13. The Committee notes with concern that although the principles of the best interests of the child, respect for the views of the child, and the child's right to participate in family, school and social life are incorporated fully in the Constitution and the Children's Statute, they are not implemented in practice due to, inter alia, cultural norms, practices and attitudes.
14. In particular, the Committee is concerned at the persistence of discriminatory attitudes against some groups of children, especially girls, children with disabilities and children living in rural areas, which often results in limiting their access to basic social facilities such as health and education.
l5. The Committee is concerned at the insufficiency of the measures to combat and prevent ill-treatment and abuse, including sexual abuse of children within the family, and at the lack of information on this matter. The Committee is further concerned that disciplinary measures in some schools and law enforcement institutions often involve corporal punishment, although this is prohibited by law.
16. The Committee is concerned that in many rural areas legislation relating to birth registration is not fully implemented, which may seriously disadvantage non-registered children in the enjoyment of their rights.
17. The Committee is concerned that despite the various immunization programmes, infant and child mortality rates are high due to, inter alia, poor water supply, hygiene and sanitation practices and endemic malnutrition. Further, the Committee is worried by the rapid spread of HIV/AIDS throughout the country and its devastating impact on children who are infected and affected.
18. While noting that the State party has made efforts towards introducing the principle of free and compulsory primary education by providing free education for four children per family, the Committee is concerned that this fundamental right is not yet fully and equally implemented throughout the country. Furthermore, the Committee is concerned about the low level of school enrolment and the high drop-out rates for girls due to, inter alia, early marriage, the lack of learning and teaching facilities and materials, and the shortage of trained teachers.
19. The Committee is deeply concerned that the rules of international humanitarian law applicable to children in armed conflict are being violated in the northern part of the State party, in contradiction to the provisions of article 38 of the Convention. Furthermore, the Committee is concerned about the abduction, killings and torture of children occurring in this area of armed conflict and the involvement of children as child soldiers.
20. The Committee is concerned about the administration of juvenile justice, and in particular its compatibility with articles 37, 39 and 40 of the Convention, as well as with other relevant international standards. The Committee remains particularly concerned about, inter alia, violations of the rights of children in detention centres, the remanding of children in adult prisons or police cells, long periods in custody, delays before trial, and the inadequacy of existing alternative measures to imprisonment.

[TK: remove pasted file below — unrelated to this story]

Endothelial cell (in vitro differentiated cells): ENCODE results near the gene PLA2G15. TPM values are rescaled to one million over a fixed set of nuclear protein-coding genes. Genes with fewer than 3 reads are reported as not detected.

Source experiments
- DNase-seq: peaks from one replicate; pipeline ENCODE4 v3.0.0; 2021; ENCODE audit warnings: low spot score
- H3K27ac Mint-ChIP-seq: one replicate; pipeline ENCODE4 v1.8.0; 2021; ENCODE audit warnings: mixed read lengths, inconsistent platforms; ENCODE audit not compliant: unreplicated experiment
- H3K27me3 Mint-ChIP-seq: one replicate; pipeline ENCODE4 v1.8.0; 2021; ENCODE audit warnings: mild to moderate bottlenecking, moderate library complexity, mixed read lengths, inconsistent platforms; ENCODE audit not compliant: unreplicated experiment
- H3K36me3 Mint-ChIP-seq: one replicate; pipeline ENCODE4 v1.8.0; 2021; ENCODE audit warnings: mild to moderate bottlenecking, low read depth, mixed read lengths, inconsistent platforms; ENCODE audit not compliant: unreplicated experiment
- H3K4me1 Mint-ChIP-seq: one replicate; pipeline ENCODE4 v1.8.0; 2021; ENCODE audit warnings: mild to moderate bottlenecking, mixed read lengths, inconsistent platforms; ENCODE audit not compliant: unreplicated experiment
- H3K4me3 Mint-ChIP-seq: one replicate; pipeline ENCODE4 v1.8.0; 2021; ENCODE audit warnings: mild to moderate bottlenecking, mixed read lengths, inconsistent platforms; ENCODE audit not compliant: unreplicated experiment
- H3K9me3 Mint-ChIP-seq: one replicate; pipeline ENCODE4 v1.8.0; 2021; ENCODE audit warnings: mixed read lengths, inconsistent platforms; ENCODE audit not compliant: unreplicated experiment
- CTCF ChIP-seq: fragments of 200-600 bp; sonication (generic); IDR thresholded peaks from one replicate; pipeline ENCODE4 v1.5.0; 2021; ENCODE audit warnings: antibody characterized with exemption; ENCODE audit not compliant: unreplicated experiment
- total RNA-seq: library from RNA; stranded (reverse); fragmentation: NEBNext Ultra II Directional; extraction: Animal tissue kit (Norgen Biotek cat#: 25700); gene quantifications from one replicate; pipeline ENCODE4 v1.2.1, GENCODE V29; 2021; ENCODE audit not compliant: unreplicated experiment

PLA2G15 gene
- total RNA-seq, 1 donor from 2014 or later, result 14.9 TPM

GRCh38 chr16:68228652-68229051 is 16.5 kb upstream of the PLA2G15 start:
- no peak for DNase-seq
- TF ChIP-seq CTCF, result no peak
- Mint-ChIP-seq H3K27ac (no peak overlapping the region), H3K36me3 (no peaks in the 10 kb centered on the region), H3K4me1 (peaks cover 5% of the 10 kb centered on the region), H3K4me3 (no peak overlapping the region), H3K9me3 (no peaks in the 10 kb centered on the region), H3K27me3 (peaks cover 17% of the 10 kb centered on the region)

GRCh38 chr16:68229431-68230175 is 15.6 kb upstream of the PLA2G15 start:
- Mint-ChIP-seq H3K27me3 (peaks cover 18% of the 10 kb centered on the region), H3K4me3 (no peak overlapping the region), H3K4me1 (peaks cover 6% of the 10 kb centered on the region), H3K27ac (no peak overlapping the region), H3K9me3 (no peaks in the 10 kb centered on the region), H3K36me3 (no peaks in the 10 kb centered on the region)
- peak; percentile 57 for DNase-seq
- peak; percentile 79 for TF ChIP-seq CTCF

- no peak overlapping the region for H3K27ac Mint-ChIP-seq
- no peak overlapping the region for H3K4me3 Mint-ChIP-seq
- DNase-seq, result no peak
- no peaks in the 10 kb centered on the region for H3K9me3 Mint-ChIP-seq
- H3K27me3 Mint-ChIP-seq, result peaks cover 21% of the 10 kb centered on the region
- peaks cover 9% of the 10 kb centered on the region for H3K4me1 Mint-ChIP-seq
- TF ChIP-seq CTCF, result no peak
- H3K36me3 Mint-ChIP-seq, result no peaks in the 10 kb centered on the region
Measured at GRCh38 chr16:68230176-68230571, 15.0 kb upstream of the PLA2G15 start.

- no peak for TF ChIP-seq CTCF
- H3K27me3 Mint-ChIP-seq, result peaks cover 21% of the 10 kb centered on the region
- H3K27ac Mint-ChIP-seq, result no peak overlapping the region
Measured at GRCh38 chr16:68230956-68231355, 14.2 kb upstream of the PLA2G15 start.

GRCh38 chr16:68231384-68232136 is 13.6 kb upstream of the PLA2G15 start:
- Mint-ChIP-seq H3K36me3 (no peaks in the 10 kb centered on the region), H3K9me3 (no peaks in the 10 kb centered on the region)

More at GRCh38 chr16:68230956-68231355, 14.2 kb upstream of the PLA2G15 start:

21. The Committee is concerned about the difficulties encountered by refugee and displaced children in securing access to basic education, health and social services.
22. The Committee is concerned about the insufficiency of legal and other measures to prevent and combat the economic exploitation of children, especially child domestic workers and others in the informal sector.
23. While the fact that the State party has recently carried out a study on children working and/or living on the street is welcome, the recent increase in the number of such children is a matter of concern. The Committee also expresses its serious concern at the increase in the number of child prostitutes and the fact that the State party does not have a clear strategy to combat the abuse and sexual exploitation of children.
24. The Committee is also concerned at the insufficiency of the measures taken by the State party for the physical and psychological recovery and social reintegration of children victims of war and abuse and, further, that the existing alternative care institutions lack material and financial resources and specialized personnel.
25. The Committee recommends that further steps be taken by the State party to strengthen the National Children’s Council and the coordination between the various government bodies, ministries and Resistance Councils involved in the implementation of children’s rights, at both national and local levels. Greater efforts should be made to ensure closer cooperation with non-governmental organizations working in the field of human and children’s rights. Further, the State party should strengthen the human and financial capacity of the various governmental institutions promoting children's rights.
26. The Committee recommends that, in the context of the legal reform being undertaken by the State party in the field of children’s rights, national legislation be harmonized and made fully compatible with the provisions and principles of the Convention. The Committee further recommends that the prescribed age in the various national laws be harmonized so as to eliminate inconsistences, contradictions and gender disparities, and that the national legislation be brought into conformity with the Convention. The State party may wish to request technical assistance in this regard.
27. The Committee also recommends that the State party review the system of data collection and analysis and identify appropriate disaggregated indicators with a view to addressing all areas of the Convention and all groups of children in society. The Committee further suggests that the State party consider requesting technical assistance in this regard from, among others, the United Nations Children's Fund.
28. The Committee recommends that greater efforts be made to ensure that the provisions of the Convention are widely known and understood by both adults and children, in particular in the rural community; further, systematic training and retraining programmes on the rights of the child should be organized for all professional groups including members of the police and security forces and other law enforcement officials, army officials, judicial personnel, lawyers, magistrates, teachers and school administrators at all levels of education, social workers, officials of central or local administrations, personnel of child-care institutions, and health and medical personnel. The Committee further recommends that the Convention in its entirety be translated into vernacular languages.